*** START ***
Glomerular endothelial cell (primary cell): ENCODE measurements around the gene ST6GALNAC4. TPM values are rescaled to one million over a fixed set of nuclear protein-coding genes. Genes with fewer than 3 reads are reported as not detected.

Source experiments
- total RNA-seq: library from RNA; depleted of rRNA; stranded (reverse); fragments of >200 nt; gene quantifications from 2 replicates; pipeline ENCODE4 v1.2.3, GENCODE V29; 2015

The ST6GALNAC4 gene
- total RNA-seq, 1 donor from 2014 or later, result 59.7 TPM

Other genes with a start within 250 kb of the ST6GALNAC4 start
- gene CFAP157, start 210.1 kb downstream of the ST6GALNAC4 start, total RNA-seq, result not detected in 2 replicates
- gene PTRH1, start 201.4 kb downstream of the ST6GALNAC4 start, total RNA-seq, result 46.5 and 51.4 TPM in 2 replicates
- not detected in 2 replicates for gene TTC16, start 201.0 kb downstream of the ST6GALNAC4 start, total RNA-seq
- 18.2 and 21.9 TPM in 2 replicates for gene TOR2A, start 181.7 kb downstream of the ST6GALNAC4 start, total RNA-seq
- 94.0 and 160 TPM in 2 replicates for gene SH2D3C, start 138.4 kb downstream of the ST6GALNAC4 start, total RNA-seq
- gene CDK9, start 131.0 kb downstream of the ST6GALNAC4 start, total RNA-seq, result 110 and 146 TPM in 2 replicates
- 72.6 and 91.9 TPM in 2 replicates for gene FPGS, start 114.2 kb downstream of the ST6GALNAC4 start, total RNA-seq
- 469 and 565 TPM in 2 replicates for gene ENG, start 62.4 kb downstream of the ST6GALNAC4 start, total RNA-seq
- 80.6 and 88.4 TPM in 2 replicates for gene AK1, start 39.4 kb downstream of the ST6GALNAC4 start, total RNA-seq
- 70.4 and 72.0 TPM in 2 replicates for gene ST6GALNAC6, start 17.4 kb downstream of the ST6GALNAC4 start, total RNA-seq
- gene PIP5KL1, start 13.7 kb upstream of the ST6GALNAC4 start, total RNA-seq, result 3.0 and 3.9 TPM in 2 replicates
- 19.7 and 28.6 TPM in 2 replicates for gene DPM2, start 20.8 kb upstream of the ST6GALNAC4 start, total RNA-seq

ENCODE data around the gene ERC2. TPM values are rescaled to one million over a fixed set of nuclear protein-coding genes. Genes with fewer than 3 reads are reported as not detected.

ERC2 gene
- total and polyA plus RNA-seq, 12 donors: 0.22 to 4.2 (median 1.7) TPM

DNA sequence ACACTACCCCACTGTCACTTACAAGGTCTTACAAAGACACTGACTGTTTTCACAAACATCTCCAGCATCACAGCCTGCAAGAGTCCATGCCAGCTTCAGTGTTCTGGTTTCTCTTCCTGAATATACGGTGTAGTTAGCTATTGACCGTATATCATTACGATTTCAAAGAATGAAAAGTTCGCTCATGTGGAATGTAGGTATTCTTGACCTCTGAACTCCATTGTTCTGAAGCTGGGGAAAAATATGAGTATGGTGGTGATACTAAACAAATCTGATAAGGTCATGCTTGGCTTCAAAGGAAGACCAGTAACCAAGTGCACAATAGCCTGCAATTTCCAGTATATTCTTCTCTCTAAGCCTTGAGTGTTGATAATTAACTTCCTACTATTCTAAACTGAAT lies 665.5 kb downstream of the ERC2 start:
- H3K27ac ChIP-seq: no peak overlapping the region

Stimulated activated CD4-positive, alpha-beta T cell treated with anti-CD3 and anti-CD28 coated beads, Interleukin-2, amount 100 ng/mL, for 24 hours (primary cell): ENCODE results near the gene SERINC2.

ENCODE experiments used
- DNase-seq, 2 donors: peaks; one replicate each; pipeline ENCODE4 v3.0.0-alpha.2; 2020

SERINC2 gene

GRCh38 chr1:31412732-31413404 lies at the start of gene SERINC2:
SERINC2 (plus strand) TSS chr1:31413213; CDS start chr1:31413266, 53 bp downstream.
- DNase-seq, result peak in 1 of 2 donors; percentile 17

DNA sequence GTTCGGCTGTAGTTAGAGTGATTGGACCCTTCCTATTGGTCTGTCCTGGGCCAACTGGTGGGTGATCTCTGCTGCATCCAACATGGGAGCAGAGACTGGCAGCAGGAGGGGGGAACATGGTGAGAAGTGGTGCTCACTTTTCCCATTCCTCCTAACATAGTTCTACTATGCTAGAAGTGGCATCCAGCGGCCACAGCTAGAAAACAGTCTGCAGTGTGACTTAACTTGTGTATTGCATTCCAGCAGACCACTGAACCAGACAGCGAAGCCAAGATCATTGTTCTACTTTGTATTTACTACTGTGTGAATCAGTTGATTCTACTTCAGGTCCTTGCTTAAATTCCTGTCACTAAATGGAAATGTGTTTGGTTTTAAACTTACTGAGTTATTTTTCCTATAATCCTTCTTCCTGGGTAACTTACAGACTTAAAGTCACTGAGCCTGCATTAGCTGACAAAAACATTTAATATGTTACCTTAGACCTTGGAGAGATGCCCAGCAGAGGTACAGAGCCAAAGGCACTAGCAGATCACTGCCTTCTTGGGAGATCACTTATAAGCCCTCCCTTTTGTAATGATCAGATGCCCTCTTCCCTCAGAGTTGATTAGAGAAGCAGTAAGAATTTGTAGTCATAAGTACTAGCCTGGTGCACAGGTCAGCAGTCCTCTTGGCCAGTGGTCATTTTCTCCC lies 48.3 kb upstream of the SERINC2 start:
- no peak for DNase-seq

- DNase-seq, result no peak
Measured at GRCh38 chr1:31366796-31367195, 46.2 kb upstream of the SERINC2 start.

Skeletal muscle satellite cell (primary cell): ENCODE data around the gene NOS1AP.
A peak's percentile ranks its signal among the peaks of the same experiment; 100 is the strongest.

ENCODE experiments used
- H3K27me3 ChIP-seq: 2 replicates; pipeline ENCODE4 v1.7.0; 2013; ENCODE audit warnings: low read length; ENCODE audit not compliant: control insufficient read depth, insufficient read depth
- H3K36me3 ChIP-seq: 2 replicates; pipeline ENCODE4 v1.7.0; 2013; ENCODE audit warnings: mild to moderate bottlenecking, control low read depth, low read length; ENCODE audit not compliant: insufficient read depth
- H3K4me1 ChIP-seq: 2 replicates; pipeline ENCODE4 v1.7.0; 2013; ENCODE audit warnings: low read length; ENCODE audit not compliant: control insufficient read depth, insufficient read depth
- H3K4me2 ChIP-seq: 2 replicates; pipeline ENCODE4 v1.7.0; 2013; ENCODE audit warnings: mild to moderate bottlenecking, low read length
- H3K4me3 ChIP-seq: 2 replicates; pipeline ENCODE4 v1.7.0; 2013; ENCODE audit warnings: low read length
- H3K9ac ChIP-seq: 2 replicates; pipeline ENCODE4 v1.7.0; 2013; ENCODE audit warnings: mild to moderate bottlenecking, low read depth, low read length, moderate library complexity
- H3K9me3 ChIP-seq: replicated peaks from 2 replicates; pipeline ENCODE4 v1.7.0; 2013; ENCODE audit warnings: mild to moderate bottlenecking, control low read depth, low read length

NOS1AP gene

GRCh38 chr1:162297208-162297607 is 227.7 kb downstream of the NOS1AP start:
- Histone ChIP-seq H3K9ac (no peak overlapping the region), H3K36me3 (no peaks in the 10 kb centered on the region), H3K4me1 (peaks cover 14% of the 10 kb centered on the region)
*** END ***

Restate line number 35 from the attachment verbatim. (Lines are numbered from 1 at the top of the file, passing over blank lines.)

Skeletal muscle satellite cell (primary cell): ENCODE data around the gene NOS1AP.